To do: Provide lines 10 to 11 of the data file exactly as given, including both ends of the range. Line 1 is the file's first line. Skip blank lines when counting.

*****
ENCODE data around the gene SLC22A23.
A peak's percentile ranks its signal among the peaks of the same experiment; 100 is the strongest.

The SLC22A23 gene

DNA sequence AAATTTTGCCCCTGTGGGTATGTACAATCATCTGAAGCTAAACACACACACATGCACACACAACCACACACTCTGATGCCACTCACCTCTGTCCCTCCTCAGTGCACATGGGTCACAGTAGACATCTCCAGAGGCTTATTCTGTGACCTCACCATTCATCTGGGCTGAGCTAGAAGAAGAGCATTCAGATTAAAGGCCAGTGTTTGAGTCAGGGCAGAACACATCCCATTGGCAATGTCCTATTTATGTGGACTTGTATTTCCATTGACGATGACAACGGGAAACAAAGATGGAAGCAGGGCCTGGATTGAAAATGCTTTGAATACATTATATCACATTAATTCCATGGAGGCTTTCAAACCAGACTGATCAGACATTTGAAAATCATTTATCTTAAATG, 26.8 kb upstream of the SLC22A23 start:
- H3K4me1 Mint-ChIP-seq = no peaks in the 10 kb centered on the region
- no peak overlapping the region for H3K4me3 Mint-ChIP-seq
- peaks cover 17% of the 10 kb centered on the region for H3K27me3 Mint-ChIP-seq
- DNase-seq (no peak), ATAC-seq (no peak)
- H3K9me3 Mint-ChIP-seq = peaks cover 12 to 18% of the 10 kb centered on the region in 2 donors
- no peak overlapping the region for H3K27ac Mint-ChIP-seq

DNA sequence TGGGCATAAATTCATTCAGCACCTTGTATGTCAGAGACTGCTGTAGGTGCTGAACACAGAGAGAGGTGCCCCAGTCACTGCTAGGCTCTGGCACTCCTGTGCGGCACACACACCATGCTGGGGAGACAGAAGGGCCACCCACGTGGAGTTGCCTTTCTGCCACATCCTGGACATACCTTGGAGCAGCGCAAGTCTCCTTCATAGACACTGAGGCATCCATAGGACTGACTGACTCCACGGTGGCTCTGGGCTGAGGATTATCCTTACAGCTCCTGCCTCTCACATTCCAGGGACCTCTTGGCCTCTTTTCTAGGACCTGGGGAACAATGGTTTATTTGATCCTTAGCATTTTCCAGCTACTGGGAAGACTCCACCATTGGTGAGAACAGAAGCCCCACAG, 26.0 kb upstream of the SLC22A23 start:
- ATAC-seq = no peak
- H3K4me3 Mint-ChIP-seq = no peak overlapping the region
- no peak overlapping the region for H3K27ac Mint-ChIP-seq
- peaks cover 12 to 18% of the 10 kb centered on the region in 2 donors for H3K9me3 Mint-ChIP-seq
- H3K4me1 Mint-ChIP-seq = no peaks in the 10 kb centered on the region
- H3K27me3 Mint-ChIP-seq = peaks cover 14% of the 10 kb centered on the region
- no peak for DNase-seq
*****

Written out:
- no peak overlapping the region for H3K27ac Mint-ChIP-seq

DNA sequence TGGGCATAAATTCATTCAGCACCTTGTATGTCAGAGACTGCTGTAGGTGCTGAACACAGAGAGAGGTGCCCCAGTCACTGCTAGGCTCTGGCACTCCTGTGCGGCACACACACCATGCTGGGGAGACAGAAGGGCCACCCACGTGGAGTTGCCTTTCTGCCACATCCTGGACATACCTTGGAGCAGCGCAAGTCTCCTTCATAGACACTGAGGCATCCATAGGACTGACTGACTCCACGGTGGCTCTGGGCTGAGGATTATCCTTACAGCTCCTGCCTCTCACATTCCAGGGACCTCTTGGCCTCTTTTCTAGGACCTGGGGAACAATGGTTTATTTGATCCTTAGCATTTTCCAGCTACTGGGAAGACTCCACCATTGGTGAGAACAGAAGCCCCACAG, 26.0 kb upstream of the SLC22A23 start: